Articles 6 and 7 are good examples of how pXRF, SEM-EDX and the highly sensitive LA-ICP-MS can be used for archaeological analysis of metal artifacts, while highlighting some limits. In article 6, the outcome of the analysis was used to determine if all the objects found at Trou Des Nutons (A province in current day Belgium) were of the same alloy. The analysis in article 7 was used to determine homogeneity of experimentally refined gold in the mining district of Samut, located in the Eastern desert of Egypt. My experience with an SEM-EDX is that the capacity for object analysis is limited to small artifacts, depending on the machine. I am not, however, familiar with LA-ICP-MS, although I do understand its use in this context and find it a good model for future mineralogical analysis.
In line with interests in ancient mining operations in Egypt, the eighth article takes two separate approaches, from documenting chisel marks in stone quarries to using that data to inform an ongoing experimental project focused on mines at Timna, Isreal. This project utilizes 3D modeling to create a database of chisel marks in ancient quarries, comparing them with experimental ones. This is a standard use of 3D modeling but a unique experiment in quarrying stone, especially from a case study perspective using Egyptian examples as reference.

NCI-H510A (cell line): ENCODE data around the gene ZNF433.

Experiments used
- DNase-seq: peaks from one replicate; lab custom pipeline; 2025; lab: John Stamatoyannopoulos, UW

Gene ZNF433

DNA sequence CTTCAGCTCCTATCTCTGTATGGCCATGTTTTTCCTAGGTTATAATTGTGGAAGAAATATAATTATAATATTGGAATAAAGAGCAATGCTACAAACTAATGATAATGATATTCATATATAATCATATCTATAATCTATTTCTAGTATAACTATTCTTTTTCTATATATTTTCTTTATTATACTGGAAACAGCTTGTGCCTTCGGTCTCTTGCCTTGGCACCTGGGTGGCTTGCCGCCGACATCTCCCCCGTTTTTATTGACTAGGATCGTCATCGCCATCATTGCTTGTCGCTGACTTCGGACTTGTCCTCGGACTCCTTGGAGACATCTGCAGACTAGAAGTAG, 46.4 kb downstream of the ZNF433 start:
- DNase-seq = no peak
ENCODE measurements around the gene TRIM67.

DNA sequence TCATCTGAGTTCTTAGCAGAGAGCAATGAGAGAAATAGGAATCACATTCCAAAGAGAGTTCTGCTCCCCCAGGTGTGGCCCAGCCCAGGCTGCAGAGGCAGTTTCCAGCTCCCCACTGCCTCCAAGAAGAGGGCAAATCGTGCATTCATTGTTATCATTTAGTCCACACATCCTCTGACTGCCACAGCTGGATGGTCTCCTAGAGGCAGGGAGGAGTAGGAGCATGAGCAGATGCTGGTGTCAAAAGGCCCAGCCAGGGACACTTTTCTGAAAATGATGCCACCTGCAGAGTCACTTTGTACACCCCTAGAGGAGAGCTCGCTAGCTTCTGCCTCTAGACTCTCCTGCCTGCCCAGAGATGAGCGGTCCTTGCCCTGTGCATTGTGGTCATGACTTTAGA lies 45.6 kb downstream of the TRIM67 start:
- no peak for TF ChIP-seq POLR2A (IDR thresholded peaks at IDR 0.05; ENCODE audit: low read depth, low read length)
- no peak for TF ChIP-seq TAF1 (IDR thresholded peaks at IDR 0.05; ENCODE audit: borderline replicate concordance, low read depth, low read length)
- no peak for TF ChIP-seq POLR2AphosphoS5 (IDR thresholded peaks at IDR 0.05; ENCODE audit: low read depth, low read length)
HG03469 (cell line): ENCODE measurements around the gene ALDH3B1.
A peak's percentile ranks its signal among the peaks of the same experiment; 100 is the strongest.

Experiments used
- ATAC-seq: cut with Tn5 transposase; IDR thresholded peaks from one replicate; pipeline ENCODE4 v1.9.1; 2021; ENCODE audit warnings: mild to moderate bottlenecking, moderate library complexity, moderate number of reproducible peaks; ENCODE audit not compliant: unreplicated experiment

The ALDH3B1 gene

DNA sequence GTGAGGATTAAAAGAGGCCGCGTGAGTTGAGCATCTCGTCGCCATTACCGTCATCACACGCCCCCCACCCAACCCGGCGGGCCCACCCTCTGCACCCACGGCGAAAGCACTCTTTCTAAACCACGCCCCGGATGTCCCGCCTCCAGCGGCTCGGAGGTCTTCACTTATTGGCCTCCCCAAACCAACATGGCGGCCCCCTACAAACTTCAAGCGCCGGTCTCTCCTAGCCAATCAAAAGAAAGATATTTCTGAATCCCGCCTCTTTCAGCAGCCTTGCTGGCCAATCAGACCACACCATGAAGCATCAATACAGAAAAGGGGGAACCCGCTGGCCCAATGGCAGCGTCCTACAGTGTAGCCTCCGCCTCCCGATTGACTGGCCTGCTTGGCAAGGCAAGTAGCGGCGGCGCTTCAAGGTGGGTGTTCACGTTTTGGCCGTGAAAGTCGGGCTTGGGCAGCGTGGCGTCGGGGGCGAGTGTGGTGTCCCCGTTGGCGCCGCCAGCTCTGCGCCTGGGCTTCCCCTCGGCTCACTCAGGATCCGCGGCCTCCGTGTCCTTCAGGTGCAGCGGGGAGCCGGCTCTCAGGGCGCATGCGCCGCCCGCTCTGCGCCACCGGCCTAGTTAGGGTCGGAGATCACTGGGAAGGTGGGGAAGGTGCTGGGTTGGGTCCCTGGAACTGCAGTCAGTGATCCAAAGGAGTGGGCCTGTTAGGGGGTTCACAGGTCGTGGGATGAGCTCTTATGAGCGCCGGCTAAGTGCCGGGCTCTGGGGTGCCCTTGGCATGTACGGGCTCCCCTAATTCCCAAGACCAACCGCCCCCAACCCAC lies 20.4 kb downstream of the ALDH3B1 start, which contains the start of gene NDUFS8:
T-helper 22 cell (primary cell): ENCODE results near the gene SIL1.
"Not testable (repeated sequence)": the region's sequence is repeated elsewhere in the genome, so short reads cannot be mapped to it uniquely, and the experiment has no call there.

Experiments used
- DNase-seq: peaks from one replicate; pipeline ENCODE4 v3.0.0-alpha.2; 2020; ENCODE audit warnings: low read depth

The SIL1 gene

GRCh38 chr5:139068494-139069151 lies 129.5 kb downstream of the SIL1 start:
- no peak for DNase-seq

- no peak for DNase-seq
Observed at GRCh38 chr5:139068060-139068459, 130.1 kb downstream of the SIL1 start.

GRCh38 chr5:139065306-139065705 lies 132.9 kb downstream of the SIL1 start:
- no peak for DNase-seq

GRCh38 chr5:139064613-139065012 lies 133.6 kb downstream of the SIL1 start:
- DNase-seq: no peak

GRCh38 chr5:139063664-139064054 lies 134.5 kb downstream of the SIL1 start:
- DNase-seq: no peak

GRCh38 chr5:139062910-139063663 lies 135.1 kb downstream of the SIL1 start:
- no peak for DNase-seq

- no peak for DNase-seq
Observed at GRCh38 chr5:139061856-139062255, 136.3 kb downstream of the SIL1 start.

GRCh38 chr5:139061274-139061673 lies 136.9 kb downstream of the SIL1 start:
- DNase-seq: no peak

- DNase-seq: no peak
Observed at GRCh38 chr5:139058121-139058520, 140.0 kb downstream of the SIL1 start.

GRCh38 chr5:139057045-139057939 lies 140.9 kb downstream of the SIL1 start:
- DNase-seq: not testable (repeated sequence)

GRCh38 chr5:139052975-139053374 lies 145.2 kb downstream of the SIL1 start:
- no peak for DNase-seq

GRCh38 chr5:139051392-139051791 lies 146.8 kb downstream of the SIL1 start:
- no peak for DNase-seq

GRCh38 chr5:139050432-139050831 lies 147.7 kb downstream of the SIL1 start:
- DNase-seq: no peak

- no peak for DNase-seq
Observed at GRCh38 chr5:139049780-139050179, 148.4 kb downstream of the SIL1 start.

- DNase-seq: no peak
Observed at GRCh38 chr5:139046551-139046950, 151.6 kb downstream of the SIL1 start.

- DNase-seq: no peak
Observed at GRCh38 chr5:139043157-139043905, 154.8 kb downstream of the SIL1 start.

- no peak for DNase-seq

Focusing on objects suggesting a casting workshop, from an assemblage found in tomb QH 207 at Qubbet el-hawa, article 9 of this series describes lost wax casting artifacts that are somewhat rare to find archaeologically. The artifacts in question exhibit all the steps in the casting process, along with failed examples. This is an incredible find that has not been fully considered since its discovery in 1969. Using µCT (Micro Computed Tomography) scans, the authors were able to create a 3D reconstruction of the most complete mould from the assemblage. With this information, they were able to test their hypothesis on lost wax. As mentioned, this is an incredible discovery, thought I would like to see more information on the experiment with accompanying illustrations to help visualize the process.
The final article in this monography considers an interdisciplinary approach to technical ceramics, found at the Bouto site in the Nile Delta. The thesis of this experimental project is quite interesting, as the hypothesis tests the logical build of the crucible based on the material available, while also testing the use before firing. While the experiment was well documented, the proper materials were not available. As the authors noted, this experiment will undoubtedly produce more conclusive data when the proper materials become available. These crucibles are quite interesting in shape and functionality, and I look forward to seeing more data from these experiments.
I found this collection of works on experimental paleometallurgy to be highly useful, as it exhibits many archaeometric applications in both technical ceramics and non-ferrous metals. While I look forward to reading more works produced by Instrumentum, the only difficulty for me was the language barrier.
MI-60. Studies in Experimental Archaeometallurgy: Methodological Approaches from Non-Ferrous Metallurgies. Georges Verly, Frederik W. Rademakers and Florian Téreygeol. 2019, 205 p., ill. coul. (ISBN : 978-2-35518-094-1). Collection dirigée par M. Feugère